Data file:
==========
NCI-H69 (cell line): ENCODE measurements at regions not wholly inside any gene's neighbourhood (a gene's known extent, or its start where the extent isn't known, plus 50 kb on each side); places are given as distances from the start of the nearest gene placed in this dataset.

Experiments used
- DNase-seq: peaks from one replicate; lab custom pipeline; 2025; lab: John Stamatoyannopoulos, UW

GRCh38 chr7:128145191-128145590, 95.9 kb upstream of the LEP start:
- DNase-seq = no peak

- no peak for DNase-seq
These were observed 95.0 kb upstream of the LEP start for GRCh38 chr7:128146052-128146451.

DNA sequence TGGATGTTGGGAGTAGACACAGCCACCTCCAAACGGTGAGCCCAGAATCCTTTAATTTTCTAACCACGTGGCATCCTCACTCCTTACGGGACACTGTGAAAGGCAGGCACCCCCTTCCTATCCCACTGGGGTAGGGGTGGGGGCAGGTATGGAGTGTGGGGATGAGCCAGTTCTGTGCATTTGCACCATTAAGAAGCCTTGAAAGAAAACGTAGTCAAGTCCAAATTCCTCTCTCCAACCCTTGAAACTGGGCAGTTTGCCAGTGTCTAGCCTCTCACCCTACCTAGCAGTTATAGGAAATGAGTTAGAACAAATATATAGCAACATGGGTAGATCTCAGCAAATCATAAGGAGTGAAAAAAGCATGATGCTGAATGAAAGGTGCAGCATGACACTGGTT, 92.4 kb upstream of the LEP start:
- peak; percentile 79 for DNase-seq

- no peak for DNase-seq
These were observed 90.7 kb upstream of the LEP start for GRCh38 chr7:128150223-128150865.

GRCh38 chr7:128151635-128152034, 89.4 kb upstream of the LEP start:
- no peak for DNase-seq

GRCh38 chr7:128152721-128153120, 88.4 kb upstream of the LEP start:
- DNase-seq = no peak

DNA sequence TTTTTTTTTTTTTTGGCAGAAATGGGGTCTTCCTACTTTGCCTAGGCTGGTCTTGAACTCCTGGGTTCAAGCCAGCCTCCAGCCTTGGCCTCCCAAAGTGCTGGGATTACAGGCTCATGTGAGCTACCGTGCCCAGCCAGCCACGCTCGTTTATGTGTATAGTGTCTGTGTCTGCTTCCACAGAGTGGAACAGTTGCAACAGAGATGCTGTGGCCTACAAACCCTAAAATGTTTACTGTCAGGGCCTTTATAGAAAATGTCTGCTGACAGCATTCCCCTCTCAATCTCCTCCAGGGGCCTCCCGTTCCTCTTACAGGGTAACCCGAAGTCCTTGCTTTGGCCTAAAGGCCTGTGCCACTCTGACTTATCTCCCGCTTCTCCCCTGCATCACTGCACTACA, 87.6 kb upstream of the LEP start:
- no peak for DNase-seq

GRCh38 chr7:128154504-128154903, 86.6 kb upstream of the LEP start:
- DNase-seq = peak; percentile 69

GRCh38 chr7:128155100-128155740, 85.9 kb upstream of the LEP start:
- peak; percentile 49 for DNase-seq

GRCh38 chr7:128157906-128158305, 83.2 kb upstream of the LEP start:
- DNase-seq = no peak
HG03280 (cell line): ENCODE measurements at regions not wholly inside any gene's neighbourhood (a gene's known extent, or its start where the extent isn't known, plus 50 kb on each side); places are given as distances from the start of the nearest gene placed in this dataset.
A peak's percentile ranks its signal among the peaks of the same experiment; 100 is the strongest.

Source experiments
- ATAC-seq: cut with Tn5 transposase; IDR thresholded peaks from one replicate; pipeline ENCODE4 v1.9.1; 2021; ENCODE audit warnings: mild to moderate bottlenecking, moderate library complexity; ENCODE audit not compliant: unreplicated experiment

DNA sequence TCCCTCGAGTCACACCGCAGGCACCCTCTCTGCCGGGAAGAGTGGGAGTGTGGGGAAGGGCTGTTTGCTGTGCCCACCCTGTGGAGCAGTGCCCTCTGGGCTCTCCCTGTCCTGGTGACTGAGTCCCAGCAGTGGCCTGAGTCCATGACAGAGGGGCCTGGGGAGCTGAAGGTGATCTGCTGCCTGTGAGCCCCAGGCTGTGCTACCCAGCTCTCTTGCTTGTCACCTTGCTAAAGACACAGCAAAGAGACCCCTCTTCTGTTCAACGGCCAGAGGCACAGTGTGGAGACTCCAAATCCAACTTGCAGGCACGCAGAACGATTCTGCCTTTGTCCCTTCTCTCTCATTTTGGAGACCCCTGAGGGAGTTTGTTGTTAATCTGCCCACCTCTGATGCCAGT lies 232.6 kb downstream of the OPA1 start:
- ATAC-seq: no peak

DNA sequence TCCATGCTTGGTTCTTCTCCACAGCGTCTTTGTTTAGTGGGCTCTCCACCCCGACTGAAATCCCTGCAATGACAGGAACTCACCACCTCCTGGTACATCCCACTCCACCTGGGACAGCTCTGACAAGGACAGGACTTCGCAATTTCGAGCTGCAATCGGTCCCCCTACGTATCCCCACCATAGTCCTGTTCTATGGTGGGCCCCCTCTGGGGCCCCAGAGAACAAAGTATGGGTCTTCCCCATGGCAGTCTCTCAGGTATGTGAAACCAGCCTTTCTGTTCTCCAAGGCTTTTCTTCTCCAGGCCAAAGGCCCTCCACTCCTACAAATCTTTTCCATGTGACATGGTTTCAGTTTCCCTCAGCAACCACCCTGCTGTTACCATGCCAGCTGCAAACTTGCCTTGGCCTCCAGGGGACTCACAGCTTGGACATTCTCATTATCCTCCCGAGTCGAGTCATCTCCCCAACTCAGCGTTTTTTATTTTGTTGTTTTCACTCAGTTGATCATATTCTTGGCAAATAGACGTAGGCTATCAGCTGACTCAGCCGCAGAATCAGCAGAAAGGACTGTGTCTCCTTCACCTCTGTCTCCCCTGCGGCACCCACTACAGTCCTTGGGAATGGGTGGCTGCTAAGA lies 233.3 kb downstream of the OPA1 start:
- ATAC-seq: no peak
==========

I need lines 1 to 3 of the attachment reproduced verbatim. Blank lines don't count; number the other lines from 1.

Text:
NCI-H69 (cell line): ENCODE measurements at regions not wholly inside any gene's neighbourhood (a gene's known extent, or its start where the extent isn't known, plus 50 kb on each side); places are given as distances from the start of the nearest gene placed in this dataset.

Experiments used
- DNase-seq: peaks from one replicate; lab custom pipeline; 2025; lab: John Stamatoyannopoulos, UW